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LSAT Sees New Format

The Law School Application Test (LSAT) is getting a brand-new format.
The Law School Admission Council (LSAC) recently announced that the LSAT is going to a digital format starting with the July 2019 test.
“The LSAT will be fully digital in North America starting in September 2019. We’ve planned this transition carefully to ensure candidates have all the information they need to decide their preferred testing schedule,” Kellye Testy, President and CEO of LSAC, says in the press release.
The Transition
LSAC is planning to make the exam digital for the July 2019 exam, but that doesn’t mean everyone will be taking the exam on a computer.
According to LSAC, it plans to have some test takers assigned to pencil-and-paper tests and other to digital tests as it transitions to fully digital.
Additionally, LSAC plans to offer all July test takers the option of seeing their score before they decide whether or not they want to cancel it. If they do decide to cancel their July score, LSAC says, they can retake the LSAT through April 2020 for free.
“The structure of the test sections and test questions will not be any different than the paper-and-pencil LSAT, and we’ll be providing free online tutorials, so we don’t think test takers will have any problems moving to the digital version,” Testy says. “In our field tests, candidates found the Digital LSAT easy to use. That said, we wanted to provide additional options for those who register for our July transitional test.”
The Need For Higher Security And A Better Experience
One of the main reasons why the LSAT is going digital, Testy says, is to provide higher security and a better user experience.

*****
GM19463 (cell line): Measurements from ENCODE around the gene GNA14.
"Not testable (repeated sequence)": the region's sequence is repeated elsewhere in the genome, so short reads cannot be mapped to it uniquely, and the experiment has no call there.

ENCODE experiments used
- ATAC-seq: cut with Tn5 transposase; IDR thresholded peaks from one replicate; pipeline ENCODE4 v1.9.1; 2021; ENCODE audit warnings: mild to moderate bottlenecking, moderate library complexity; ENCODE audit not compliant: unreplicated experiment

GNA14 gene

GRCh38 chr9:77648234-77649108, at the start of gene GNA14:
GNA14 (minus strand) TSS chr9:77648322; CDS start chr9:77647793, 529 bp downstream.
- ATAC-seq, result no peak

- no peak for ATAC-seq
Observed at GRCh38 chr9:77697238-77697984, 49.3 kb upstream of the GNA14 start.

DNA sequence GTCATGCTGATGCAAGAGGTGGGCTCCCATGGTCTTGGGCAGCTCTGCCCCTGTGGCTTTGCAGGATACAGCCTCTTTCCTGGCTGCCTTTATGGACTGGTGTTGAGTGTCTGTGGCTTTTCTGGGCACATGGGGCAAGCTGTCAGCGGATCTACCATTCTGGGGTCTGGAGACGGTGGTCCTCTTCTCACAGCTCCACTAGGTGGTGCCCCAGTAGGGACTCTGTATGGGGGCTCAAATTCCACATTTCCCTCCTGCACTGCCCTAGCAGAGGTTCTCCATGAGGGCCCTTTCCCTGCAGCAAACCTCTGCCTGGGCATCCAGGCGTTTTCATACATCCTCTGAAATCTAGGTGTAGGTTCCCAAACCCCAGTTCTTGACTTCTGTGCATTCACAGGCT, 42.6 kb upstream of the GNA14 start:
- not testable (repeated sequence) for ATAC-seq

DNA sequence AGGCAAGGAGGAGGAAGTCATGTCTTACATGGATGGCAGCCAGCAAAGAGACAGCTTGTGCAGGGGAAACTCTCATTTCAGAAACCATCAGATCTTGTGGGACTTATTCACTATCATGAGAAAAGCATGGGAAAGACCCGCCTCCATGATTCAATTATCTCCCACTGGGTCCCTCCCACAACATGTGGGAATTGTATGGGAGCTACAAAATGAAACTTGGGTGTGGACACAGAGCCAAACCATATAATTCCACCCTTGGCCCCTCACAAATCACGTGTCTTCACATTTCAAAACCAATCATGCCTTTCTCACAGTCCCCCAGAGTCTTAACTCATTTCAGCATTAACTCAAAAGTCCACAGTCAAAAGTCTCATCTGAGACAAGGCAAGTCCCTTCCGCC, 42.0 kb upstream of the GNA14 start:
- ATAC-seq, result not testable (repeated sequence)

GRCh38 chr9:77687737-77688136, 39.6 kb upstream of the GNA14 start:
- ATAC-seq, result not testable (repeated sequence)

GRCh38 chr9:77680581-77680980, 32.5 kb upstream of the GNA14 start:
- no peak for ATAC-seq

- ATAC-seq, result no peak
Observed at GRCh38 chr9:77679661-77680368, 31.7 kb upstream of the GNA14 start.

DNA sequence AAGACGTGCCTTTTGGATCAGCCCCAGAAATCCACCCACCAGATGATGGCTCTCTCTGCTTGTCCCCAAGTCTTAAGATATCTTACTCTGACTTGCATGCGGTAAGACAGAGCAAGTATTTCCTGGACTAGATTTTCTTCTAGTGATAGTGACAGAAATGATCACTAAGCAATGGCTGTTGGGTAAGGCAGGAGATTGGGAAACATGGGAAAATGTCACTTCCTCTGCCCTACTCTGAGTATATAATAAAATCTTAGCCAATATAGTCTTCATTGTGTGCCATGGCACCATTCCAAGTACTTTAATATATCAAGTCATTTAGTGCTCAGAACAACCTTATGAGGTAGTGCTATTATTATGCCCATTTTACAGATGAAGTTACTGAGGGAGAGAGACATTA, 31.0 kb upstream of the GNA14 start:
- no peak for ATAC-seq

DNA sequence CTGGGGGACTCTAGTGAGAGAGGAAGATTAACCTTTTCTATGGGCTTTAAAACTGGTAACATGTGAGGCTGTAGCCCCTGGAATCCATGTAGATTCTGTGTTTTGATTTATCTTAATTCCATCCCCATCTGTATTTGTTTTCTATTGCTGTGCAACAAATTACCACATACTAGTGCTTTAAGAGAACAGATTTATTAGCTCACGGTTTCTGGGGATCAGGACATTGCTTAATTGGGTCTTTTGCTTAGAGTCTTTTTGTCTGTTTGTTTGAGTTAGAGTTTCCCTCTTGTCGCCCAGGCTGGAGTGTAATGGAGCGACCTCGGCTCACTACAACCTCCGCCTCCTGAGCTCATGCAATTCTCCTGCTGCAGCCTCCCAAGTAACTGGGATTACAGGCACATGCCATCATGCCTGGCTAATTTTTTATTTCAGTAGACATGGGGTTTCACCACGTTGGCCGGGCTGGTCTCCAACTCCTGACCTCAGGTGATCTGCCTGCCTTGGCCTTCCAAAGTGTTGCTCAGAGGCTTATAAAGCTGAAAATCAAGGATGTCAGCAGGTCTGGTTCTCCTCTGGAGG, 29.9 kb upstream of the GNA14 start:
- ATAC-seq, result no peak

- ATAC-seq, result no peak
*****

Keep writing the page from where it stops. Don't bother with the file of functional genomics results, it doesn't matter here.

According to LSAC, the digital LSAT exam will be administered on a tablet device that’s loaded with patented software developed by LSAC. The digital exam will allow for more features, including faster score reporting.
“The LSAT is widely acknowledged as the best tool for assessing the potential for candidates to succeed in law school and pass the bar examination,” Testy says. “The Digital LSAT will maintain the quality and predictive value that the LSAT is known for, while providing a modern delivery system that enhances security, access, and ease of use.”
What This Means For Test Takers
For test takers, the new digital exam will require some transitioning. But, experts say, test takers shouldn’t be too anxious about the new format.
“We do not think students should be overly concerned about the new format. But at the same time, we know there is always some anxiety when there is a test change,” Jeff Thomas, Kaplan Test Prep’s executive director of pre-law programs, tells The National Jurist. “It would behoove test takers to eliminate as much uncertainty as possible by taking the exam in its current format, the format they are familiar with, and the format for which there are exhaustive practice tools.”
For test prep companies like Kaplan, the new format will also mean adjustment.
“Kaplan will continue to work diligently to update our curriculum to reflect digital test-taking strategies and will be providing extensive practice tools for students who will be taking the LSAT in its new format,” Thomas tells The National Jurist.
Sources: LSAC, The National Jurist